Peterson, 43, tried two years of artificial insemination that ended in a miscarriage. McCullough, 48, had pretty much given up the idea of having children.
Then a new frontier of motherhood opened for them in China, which allows single people 35 and older to adopt healthy babies. Peterson and McCullough now have the same opportunity as married women who have adopted overseas, and the two have seized the opportunity, as have a growing number of single women in Hawaii and on the mainland. They were approved for adoption in China late last year and are awaiting Chinese babies.
"China is the first country in the history of international adoption to really embrace single mothers," said Kristine Altwies, executive director of Hawaii International Child, one of the first four adoption agencies in the world to be approved by the Chinese government, in 1992.
For Peterson, a counselor at Punahou School, China ended "such a long journey.
"I thought it (marriage and family) would all come together for me. Not until my 40th birthday did I think maybe it wouldn't," Peterson said. "I realized I would have to take things into my own hands."
For McCullough, who found it harder and harder to leave her nieces and nephews when she visited them on the mainland, the China opportunity resurrected feelings she thought she had buried.
"I just kind of gave up on having kids until it came into my consciousness again," said McCullough, a Kailua psychologist specializing in children. "I pondered and pondered. And then it clicked. 'You need a baby.' I didn't want to lose out on being a mother."
Hawaii International Child has helped eight single women adopt Chinese babies. Another has been assigned a baby, eight are awaiting assignments, five have applied, and three more are interested, including a 62-year-old woman. Altwies has formed a support network called SWAN - Single Women Adoption Network.
Altwies said clients in Hawaii and the mainland run the gamut from graduate students living at home to blue-collar workers and stock brokers. Most women in SWAN are Caucasian professionals in their 40s.
"The women are an inspiration to me," Altwies said.
"They're doing just as splendidly as the couples."
She expects the number of single-parent adoptions to grow. "Women in general are becoming more and more aware that they have options. They don't have to take the traditional path."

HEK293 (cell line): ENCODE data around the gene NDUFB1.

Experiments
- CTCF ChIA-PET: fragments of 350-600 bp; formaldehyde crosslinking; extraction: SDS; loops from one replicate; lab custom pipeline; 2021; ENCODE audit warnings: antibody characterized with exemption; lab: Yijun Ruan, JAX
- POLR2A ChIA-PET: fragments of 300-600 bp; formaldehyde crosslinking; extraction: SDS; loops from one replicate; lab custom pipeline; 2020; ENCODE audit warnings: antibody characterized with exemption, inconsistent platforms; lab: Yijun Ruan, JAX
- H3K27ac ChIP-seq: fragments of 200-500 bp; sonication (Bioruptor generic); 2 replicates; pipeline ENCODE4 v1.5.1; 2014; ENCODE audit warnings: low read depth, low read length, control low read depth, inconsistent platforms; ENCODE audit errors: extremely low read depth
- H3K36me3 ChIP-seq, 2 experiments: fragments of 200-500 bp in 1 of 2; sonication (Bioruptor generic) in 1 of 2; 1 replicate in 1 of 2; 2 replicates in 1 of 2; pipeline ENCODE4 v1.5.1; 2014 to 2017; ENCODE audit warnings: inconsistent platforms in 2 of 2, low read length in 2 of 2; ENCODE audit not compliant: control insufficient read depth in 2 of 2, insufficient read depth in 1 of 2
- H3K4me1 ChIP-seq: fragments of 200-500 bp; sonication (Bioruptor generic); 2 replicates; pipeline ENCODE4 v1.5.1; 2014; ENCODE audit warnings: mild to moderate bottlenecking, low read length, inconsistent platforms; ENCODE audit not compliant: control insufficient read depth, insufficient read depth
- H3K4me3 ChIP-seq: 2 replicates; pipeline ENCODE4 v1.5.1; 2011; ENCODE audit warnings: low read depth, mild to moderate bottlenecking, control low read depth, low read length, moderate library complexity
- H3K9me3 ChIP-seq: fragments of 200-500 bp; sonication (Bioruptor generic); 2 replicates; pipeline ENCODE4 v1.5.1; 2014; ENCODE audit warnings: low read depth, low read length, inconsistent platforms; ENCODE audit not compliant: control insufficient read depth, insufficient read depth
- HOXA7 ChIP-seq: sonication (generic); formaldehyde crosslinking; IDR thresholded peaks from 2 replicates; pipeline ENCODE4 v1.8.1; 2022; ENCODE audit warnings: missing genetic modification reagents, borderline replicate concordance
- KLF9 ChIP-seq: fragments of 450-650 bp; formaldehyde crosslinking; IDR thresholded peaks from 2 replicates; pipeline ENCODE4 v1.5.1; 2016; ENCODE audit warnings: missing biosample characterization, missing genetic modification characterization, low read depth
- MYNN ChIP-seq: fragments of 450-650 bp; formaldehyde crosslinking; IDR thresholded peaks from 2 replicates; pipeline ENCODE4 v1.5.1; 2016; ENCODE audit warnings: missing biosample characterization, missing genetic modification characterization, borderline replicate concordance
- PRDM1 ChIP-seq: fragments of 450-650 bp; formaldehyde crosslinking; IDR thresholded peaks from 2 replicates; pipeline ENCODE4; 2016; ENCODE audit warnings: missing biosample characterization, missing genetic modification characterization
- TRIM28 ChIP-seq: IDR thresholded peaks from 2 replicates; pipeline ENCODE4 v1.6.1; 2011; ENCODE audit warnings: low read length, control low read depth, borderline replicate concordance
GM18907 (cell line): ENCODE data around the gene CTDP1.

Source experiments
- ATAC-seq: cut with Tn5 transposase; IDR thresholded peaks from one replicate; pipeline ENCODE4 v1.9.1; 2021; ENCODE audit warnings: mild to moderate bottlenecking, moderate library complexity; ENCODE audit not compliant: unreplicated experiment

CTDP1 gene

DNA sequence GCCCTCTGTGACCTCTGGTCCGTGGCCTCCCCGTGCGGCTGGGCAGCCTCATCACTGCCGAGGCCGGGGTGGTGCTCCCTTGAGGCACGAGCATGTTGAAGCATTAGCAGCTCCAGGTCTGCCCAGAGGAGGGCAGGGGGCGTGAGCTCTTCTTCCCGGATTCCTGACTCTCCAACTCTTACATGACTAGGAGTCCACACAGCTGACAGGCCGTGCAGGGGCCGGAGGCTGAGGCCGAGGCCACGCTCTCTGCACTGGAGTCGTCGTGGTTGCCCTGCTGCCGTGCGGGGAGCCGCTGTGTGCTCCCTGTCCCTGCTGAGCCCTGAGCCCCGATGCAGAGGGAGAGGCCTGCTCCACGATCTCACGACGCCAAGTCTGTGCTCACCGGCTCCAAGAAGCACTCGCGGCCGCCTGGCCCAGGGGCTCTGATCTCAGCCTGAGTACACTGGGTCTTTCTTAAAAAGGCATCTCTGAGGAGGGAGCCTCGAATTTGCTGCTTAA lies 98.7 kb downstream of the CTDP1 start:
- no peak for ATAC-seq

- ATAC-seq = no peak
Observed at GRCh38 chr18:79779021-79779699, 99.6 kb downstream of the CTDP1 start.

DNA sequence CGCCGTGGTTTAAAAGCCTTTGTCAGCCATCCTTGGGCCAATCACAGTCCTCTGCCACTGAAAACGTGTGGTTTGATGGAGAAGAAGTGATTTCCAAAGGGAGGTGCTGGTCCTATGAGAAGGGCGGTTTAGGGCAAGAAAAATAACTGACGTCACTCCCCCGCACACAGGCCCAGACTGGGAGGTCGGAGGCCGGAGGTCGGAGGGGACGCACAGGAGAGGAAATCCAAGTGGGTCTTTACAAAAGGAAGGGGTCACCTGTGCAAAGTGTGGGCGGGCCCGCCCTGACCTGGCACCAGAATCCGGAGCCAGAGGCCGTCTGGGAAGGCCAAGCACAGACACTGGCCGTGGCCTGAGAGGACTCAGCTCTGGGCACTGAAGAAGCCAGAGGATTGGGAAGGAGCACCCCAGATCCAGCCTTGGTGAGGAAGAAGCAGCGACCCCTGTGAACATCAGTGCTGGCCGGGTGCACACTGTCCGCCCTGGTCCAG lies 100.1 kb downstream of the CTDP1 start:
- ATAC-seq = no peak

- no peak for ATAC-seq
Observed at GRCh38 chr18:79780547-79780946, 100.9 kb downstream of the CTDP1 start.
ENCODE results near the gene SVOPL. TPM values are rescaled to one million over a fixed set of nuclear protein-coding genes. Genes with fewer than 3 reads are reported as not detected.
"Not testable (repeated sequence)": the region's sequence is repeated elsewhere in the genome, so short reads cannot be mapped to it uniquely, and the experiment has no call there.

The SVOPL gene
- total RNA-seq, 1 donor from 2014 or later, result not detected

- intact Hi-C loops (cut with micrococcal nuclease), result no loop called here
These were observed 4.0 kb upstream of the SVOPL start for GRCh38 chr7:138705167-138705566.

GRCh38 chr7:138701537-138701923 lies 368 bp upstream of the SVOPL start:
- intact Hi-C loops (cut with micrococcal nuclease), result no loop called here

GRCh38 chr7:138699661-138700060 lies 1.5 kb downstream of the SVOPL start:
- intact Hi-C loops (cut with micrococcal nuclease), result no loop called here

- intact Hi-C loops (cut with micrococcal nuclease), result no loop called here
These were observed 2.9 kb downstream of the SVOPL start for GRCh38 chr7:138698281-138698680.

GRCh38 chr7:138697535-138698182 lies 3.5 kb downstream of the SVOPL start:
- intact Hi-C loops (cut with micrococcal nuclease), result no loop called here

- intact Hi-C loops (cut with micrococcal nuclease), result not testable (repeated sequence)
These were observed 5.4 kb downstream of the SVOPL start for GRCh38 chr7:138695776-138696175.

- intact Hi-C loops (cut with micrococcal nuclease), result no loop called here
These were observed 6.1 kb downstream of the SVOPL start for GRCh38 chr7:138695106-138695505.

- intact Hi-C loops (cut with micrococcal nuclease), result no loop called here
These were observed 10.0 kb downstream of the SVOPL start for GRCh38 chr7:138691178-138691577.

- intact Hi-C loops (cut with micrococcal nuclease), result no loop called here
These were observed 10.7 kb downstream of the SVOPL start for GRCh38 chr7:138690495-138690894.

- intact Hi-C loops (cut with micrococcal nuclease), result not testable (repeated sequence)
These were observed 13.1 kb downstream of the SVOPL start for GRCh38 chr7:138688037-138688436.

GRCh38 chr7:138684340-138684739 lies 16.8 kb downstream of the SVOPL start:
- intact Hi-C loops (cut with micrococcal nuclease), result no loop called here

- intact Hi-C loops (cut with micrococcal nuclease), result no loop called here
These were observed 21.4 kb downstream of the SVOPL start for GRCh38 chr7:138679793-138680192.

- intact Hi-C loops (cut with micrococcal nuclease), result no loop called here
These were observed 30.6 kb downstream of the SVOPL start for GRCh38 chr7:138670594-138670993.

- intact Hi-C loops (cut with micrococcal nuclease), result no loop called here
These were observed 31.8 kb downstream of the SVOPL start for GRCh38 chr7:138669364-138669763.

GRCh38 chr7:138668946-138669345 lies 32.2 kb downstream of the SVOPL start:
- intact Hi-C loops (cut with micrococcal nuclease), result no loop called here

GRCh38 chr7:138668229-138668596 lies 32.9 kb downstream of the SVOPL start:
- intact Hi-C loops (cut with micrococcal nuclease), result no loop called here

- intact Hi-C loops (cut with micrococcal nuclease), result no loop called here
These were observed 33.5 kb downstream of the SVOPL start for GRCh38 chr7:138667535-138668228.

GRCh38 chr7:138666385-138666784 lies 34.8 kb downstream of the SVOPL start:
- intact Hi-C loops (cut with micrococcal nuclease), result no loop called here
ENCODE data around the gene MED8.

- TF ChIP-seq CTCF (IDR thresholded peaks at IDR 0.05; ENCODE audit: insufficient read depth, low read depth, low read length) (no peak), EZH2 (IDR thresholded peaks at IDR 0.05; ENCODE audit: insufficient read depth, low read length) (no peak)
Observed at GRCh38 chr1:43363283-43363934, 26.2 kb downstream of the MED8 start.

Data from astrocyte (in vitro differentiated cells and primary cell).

For some single, older women who are adopting or considering it, the thought of children slips into their consciousness, unplanned, as they enter their 40s.
For others, The quest has been lifelong:
Jessica Padilla, a special education teacher at Nanaikapono Elementary School, has "wanted to be a mom my whole life." She no longer wants to wait on the possibility of marriage and pregnancy. At 34, she's slightly under the age limit but has been approved to adopt in China.
Diane Ross, 48 and a teacher at Fern School, lived abroad for years and didn't think about having a child until she was 40. Now she's considering adoption in China. "I don't want to be 60 and alone."
Bonnie Freitas, 45 and the human resources manager at Castle & Cooke Homes Hawaii, always wanted a family but never married. At 40, she felt getting pregnant was a health risk.
Then she visited China three years ago and learned about baby girls who are abandoned because of the one-child-per-family population policy. Because of the cultural value placed on sons, some women abandon their daughters in hopes of having a boy.
Last October, Freitas flew to southern China with her mother and brother to pick up 9-month-old Lauren Yanqui. "It kind of seemed right," she said about adoption. "I have really good support through my family (Hawaii residents). I would still get married but I'm not seeking it out."
Several women said living in Hawaii makes it easier for them to adopt overseas because of the multicultural environment and the importance placed on family.
They said colleagues and friends here have supported them. But without family in Hawaii, care is more difficult and more expensive. Padilla hopes to develop a baby-sitting cooperative with other single mothers.
Child and Family Service has helped one single woman adopt in China, has a couple of applications and many inquiries, said Daniel Leung, program administrator.
Leung recommends taking at least a month off work in the beginning. That can put off single people who don't have the paid leave, especially when adoption in China costs at least $17,000. Some take out loans, others get help from family.
"Children from orphanages have great need for attachment and bonding," Leung said. "They're always in fear of being left alone."
Liz Ornellas, 44, adopted 2-year-old Norine Marie in China last year. Ornellas was a full-time nurse at Queen's Hospital and attended graduate school then. But she lives with her parents and sister, and her sister-in-law provides day care.
She first tried to adopt on the mainland and was offered two babies of drug-addicted mothers.
China, with a reputation for adopting out healthy babies, provided a better option.
When she got the call saying a baby was available, "there was no photo. I had 24 hours to decide. I said 'OK, this must be the right one for me.'"
She and her sister flew to Wuhan to pick up Norine Marie, who was thin and lacked muscle development.
But with state-supported therapy, Norine Marie has caught up.
"I'm so happy," said Ornellas, who would like to adopt another child if it wasn't so expensive. She paid $22,500.
"I don't have any regrets."